6. Request the name and contact information from anyone at the scene who may have witnessed the accident. Sometimes, those present will quickly leave once everyone is confirmed as okay or once law enforcement arrives. But their help and support can be much more impactful if they can add a perspective of what they saw as an independent, object observer. Some people may refuse to give their information and get involved, but it doesn’t hurt to ask. Law enforcement will likely ask anyone still on scene for the same details and statement of what they observed if the witness was willing to hang around long enough for the law enforcement personnel to get to them.
At A Later Time
1. Make a note of all the details of what happened as soon as you are able. Start a file on all the information related to the event. This might include the other driver’s insurance information, police report, photos, and any witness contact information.
2. If there was any damage to a vehicle or other property, initiate an insurance claim. You will start by contacting your own insurance company to report the accident, but if you think you have a good case to show that you were not at-fault for the accident, make sure to communicate that to your insurance. They will then follow-up with the other driver’s insurance to coordinate a settlement of the costs involved. Ultimately, the accident’s fault and financial responsibility are often decided between the insurance adjusters of the parties involved. If you have clear evidence that the other driver was the cause, known as the at-fault party, this is often a simple agreement between the policy holders’ representatives. If the accident was less evident as to who was at-fault or if both parties are claiming to be innocent of causing the accident, the insurance adjusters will hear both their policyholder and the other driver’s statement. You may have to provide your collection of evidence and make an official statement to both insurance companies.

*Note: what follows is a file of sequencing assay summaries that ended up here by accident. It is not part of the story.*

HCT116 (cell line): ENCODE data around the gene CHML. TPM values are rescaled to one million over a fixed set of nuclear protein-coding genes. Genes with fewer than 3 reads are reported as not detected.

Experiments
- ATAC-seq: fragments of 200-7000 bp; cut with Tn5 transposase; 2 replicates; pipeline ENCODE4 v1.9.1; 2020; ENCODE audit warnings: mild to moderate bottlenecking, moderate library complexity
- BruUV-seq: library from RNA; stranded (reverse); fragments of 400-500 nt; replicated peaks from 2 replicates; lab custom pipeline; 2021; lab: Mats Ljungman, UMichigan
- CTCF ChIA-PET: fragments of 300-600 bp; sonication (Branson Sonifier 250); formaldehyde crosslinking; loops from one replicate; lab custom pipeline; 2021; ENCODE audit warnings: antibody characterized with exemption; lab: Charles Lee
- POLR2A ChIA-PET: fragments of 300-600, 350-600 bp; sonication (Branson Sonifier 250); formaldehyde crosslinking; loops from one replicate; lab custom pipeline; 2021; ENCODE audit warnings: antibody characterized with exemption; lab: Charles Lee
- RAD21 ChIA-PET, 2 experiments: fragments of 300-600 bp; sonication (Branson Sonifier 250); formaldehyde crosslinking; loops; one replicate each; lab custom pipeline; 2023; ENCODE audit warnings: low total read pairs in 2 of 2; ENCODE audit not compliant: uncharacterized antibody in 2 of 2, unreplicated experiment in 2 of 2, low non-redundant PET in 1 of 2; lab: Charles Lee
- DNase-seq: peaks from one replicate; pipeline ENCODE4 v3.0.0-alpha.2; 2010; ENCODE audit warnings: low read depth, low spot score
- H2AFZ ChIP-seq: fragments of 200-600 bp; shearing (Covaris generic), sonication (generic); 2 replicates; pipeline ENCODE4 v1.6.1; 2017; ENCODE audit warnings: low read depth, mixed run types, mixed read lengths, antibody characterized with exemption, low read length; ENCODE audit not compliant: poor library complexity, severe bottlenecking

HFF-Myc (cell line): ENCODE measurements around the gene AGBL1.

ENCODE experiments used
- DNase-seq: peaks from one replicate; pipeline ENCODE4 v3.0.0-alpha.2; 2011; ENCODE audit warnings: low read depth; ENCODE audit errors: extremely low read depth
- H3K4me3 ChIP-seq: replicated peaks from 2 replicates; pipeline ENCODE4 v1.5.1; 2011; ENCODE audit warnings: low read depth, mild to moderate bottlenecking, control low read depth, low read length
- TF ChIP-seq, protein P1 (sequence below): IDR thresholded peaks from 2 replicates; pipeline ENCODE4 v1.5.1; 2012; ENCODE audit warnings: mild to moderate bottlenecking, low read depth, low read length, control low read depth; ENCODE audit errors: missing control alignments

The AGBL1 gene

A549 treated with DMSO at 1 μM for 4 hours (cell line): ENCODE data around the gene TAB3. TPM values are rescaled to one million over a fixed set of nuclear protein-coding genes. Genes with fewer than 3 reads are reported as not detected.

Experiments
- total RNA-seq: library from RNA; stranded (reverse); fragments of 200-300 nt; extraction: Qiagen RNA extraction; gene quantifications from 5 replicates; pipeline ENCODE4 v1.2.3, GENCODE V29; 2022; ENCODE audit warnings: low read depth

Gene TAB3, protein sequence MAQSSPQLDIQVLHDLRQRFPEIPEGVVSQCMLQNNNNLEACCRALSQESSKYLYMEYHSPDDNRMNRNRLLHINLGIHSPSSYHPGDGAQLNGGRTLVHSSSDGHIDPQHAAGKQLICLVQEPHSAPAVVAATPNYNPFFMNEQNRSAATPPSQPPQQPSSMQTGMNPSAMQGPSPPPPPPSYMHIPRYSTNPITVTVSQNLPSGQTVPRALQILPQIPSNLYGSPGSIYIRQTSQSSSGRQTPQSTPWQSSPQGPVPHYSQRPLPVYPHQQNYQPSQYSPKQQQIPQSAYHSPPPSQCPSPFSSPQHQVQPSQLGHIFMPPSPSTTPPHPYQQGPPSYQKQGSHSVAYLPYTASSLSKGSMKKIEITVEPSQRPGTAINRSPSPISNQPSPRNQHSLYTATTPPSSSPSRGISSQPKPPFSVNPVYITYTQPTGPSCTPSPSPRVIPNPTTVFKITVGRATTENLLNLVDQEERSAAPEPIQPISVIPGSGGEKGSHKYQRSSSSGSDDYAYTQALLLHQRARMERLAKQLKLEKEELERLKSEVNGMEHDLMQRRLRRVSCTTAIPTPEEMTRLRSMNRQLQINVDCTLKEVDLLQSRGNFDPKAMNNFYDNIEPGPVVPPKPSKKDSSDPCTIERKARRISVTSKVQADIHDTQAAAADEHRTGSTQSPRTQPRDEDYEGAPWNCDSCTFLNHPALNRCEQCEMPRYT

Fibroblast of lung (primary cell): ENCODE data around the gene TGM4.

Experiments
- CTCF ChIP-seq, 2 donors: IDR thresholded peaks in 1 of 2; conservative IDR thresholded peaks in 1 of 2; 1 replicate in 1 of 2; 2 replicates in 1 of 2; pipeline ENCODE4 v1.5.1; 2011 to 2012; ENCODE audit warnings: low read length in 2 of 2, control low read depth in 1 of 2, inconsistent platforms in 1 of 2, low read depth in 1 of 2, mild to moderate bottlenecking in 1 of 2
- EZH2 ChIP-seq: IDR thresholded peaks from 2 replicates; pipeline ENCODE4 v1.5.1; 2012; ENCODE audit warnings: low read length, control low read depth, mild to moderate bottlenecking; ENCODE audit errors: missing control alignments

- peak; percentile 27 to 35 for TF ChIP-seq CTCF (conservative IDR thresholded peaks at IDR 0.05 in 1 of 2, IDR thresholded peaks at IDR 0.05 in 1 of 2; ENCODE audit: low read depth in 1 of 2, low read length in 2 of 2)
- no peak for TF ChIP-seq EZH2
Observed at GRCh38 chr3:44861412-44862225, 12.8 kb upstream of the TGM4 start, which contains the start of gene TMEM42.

3. Make a diagram of the road where the accident happened. Note any speed limits, road markings, placement of any objects involved, and any location of skid marks. If possible, make a diagram of each vehicle’s location and position in snapshots of time to help give adjusters a play-by-play of how the accident happened from your perspective. What can sometimes be glaringly obvious for those who saw the incident is sometimes hard for the adjusters to piece together.
4. If you strongly feel that you have the support of the evidence and the other driver is adamant about not being at-fault, seek the help of an accident attorney to help navigate you through the process. The process of insurance claims, deciding at-fault parties, and determining settlements can be confusing and frustrating.
A car accident is stressful on the best days and with minimal damage or injuries. Sadly, many people will find themselves in this scenario at one or another. These steps will help you build the best possible case to support yourself against unnecessary costs, invalid accusations, and unfounded responsibility. Understanding the process and having an idea about how to respond before you find yourself in the situation will yield a better outcome.